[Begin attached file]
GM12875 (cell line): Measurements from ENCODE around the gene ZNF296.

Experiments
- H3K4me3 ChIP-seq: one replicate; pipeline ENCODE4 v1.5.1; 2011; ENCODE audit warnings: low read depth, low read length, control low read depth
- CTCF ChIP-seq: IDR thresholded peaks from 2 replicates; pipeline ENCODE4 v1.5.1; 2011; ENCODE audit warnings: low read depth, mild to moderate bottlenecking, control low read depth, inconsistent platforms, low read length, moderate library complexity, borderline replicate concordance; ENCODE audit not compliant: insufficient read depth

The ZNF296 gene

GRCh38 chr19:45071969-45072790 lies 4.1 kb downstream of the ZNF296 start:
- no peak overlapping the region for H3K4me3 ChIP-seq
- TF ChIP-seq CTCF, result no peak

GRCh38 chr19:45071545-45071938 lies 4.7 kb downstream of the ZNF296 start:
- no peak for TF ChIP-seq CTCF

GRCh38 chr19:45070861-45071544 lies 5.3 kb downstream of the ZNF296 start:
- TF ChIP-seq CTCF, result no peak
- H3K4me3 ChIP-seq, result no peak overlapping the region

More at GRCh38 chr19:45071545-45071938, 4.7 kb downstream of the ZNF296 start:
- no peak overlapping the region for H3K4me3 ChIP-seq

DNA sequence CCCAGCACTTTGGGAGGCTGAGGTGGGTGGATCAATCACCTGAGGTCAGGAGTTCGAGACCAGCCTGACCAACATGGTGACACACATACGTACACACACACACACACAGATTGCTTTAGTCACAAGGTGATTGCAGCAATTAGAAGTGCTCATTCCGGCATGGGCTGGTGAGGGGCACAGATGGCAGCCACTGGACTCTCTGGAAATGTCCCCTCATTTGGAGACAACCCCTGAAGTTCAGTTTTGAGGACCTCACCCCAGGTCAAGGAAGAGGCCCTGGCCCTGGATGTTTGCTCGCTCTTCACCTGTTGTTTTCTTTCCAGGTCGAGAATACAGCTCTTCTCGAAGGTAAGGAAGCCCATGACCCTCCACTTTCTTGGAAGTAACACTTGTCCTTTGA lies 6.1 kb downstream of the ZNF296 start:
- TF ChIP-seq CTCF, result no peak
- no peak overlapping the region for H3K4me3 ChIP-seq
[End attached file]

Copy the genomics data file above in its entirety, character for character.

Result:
GM12875 (cell line): Measurements from ENCODE around the gene ZNF296.

Experiments
- H3K4me3 ChIP-seq: one replicate; pipeline ENCODE4 v1.5.1; 2011; ENCODE audit warnings: low read depth, low read length, control low read depth
- CTCF ChIP-seq: IDR thresholded peaks from 2 replicates; pipeline ENCODE4 v1.5.1; 2011; ENCODE audit warnings: low read depth, mild to moderate bottlenecking, control low read depth, inconsistent platforms, low read length, moderate library complexity, borderline replicate concordance; ENCODE audit not compliant: insufficient read depth

The ZNF296 gene

GRCh38 chr19:45071969-45072790 lies 4.1 kb downstream of the ZNF296 start:
- no peak overlapping the region for H3K4me3 ChIP-seq
- TF ChIP-seq CTCF, result no peak

GRCh38 chr19:45071545-45071938 lies 4.7 kb downstream of the ZNF296 start:
- no peak for TF ChIP-seq CTCF

GRCh38 chr19:45070861-45071544 lies 5.3 kb downstream of the ZNF296 start:
- TF ChIP-seq CTCF, result no peak
- H3K4me3 ChIP-seq, result no peak overlapping the region

More at GRCh38 chr19:45071545-45071938, 4.7 kb downstream of the ZNF296 start:
- no peak overlapping the region for H3K4me3 ChIP-seq

DNA sequence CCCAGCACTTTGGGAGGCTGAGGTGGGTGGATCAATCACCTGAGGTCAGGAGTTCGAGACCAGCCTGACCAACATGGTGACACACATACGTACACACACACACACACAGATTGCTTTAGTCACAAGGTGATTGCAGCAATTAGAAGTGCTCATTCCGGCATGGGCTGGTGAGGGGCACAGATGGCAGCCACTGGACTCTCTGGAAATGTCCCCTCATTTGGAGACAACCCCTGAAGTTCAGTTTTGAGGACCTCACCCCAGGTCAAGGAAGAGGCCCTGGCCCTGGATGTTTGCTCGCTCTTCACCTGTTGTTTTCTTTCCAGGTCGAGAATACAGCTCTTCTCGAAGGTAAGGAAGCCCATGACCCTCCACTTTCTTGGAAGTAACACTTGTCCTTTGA lies 6.1 kb downstream of the ZNF296 start:
- TF ChIP-seq CTCF, result no peak
- no peak overlapping the region for H3K4me3 ChIP-seq